3 years ago
It’s been 18 months since I stood in line behind the guy at the Safeway a mile from my house. He was older — in his 70s, I guessed. He wore jeans, yellow and red running shoes, a ball cap and a green lightweight jacket, the hood bunched up behind his head. Oh, and he also wore a gun.
It rested inside a tanned leather holster on his left hip, the rain jacket intentionally tucked behind the holster, it seemed, so everyone could see it. The gun had a black grip and a glistening silver steel back.
People were staring and moving slowly to other lines and no one even whispered, just shuffling away in silence, two women and a man, pushing their carts to nearby queues. There was, no doubt, a sense of fear.
I stayed there behind the man with the cat food and dog food and two kinds of cheese, a box of cereal and the black and silver weapon.
Then he turned and caught me staring at the gun. I felt awkward, scared maybe, and he said, “What’s up?” in a pleasant-enough voice, the way you would when seeing a friend.
“Just looking at your gun,” I babbled, having decided a split second earlier not to lie to him because, well, he had a gun.
And I did not — definitely did not — want to say what I was really thinking, which was: “Who carries a handgun to buy cheese?”
He never replied to my “Just looking at your gun” blurt and seconds later he had bags in his hands and off he went, to wherever guys go with handguns on their trousers on a Saturday morning in Colorado.
Oh, and I also remember quite vividly having this thought: He must be a nut.
I’m not alone.
The town of Castle Rock, for example, is now looking to repeal its ban on the open carry of firearms in town-owned and operated buildings, along with parks, trails and open spaces.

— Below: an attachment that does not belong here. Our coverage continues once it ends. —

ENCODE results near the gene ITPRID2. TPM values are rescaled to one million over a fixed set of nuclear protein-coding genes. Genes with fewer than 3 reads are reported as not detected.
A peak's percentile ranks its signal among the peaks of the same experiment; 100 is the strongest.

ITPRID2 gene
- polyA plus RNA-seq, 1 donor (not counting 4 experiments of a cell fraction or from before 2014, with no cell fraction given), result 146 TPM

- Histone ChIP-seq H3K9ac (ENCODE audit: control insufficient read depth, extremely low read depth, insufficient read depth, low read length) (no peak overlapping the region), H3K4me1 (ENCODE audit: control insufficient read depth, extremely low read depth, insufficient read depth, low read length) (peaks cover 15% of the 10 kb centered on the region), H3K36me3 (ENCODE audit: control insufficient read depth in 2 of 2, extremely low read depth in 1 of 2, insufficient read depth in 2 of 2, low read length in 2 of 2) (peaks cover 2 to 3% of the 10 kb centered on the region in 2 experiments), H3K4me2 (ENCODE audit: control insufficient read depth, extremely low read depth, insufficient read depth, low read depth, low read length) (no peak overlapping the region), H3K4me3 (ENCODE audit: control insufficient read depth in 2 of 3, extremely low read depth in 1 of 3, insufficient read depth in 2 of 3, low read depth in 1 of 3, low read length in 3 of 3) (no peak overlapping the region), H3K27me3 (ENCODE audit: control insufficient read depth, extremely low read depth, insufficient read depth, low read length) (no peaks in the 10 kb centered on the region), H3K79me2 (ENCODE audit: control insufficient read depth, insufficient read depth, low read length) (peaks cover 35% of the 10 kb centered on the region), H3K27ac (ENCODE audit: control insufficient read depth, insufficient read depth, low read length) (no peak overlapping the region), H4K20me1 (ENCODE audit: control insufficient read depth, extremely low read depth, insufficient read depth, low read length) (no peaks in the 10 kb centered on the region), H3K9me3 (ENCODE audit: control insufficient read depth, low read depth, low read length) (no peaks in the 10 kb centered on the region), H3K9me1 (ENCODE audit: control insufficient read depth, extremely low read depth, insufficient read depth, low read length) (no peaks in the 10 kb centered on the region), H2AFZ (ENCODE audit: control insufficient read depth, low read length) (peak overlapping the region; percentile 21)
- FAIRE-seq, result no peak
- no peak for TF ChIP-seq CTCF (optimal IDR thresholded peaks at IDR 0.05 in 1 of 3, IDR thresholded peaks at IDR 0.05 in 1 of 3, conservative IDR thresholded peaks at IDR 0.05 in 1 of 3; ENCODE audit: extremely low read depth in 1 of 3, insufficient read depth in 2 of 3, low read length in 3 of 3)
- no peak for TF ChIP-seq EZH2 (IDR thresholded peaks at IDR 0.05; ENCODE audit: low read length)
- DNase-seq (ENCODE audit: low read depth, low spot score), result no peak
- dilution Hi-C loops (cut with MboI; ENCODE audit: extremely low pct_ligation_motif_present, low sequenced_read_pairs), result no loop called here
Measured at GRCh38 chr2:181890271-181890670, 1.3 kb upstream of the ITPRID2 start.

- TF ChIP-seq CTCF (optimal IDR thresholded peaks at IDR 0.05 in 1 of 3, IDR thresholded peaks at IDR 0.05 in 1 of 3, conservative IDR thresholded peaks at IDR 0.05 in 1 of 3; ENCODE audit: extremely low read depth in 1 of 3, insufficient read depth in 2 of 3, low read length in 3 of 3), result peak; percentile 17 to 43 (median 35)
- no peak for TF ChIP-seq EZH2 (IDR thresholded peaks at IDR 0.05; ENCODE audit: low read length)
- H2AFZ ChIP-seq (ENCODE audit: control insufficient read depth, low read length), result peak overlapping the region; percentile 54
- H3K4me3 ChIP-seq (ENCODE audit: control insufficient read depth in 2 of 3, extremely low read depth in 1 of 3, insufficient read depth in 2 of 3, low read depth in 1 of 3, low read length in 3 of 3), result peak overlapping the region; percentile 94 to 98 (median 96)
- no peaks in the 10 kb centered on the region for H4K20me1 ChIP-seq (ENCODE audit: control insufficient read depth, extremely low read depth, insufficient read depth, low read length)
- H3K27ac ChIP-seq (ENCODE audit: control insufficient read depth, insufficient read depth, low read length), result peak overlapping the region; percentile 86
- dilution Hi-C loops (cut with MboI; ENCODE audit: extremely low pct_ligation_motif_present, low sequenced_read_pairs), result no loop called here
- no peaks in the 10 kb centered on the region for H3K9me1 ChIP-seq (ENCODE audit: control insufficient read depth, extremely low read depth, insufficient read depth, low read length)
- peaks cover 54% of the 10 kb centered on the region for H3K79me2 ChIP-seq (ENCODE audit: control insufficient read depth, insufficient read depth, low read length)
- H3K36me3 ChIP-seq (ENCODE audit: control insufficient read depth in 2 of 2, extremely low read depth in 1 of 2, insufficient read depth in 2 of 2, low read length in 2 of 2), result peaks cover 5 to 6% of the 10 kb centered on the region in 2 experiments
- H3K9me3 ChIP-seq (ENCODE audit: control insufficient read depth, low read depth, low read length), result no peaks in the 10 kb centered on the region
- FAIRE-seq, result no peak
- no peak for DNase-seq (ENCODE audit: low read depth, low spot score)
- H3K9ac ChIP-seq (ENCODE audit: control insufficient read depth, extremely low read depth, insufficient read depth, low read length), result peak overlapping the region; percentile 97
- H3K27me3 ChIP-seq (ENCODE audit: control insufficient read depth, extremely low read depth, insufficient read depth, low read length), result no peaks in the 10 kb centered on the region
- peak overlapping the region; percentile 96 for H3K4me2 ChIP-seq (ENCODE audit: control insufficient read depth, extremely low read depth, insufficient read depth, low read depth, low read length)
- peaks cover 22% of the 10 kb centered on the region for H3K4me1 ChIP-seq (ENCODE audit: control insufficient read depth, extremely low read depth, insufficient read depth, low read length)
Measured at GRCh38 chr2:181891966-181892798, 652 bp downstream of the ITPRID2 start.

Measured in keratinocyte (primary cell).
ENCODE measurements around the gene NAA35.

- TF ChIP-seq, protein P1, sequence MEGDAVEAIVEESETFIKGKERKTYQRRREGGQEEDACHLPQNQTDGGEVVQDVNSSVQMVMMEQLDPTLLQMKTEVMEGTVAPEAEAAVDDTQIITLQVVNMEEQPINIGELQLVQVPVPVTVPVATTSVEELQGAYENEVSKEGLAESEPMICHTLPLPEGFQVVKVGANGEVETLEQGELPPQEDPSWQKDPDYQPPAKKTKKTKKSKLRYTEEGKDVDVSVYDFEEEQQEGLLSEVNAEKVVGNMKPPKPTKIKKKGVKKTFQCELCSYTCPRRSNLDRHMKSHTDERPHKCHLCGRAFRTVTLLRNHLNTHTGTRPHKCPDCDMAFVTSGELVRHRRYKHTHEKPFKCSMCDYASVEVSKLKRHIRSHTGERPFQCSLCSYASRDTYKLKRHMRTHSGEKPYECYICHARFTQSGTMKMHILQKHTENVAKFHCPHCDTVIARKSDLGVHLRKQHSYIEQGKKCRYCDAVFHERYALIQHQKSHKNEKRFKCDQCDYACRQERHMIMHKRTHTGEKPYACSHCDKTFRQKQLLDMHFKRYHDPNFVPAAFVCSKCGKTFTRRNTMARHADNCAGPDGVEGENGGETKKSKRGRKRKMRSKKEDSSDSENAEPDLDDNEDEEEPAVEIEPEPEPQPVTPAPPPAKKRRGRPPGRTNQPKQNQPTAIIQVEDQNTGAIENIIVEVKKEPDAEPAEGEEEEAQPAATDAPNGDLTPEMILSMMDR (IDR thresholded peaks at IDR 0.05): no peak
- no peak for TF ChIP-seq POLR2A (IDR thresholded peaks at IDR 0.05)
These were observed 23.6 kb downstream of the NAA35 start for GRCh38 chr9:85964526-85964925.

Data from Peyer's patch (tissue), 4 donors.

From a YourHub.com story last week: “In September, some residents raised concern that allowing open carry … could create panic in public places.”
That sentiment goes to the heart of the issue. The cold truth is when the average Joe or Joan Schmo sees someone with a gun, outside of a hunting situation, we think bad things. We think the gun-carrier is not right in the head. A few ants short of a picnic. Maybe a jerk getting a self-esteem boost by carrying a fearsome killing weapon. To buy dog food.
The author doesn’t understand open carry. Nor does he understand his own psychological framework for understanding his reaction. I open carry when I can because it’s such a pain to conceal, and because it’s an uncomfortable experience at best. If you decide that you are going to be prepared for self defense, then that’s the controlling decision. It isn’t fun or intimidating. It’s a discipline you must develop, and buying dog food may just be the very time that you need protection. A grocery store in my own home town was recently the target of crimes, and not just a couple. This food store chain both prohibited carrying of weapons (disarming innocent people) and suffered multiple crimes at multiple stores from gangsters carrying concealed weapons.
Whether it’s comfortable or not, if you’ve decided that you’re going to carry, then that’s what you do. But it’s always better to be comfortable rather than not, and thus, open carry appeals to some of us. Also, the man who was carrying in the article was openly carrying for legal reasons. He probably didn’t bring along his concealed handgun permit, and thus any concealment would have made him in violation of the law. It has nothing to do with trying to intimidate people.
As I’ve said before, folks where I come from don’t seem to mind when I open carry. The writer is projecting his own psychology onto everyone else. But it is his own psychology that is the interesting part of this article. It is inescapable. What he is saying is that he would rather not know if someone is carrying a weapon. Oh, someone may be carrying around him and probably is, but he would rather not know it. Ignorance is bliss in his world. Ignorance doesn’t make it safer, it just means that he doesn’t know what is going on around him.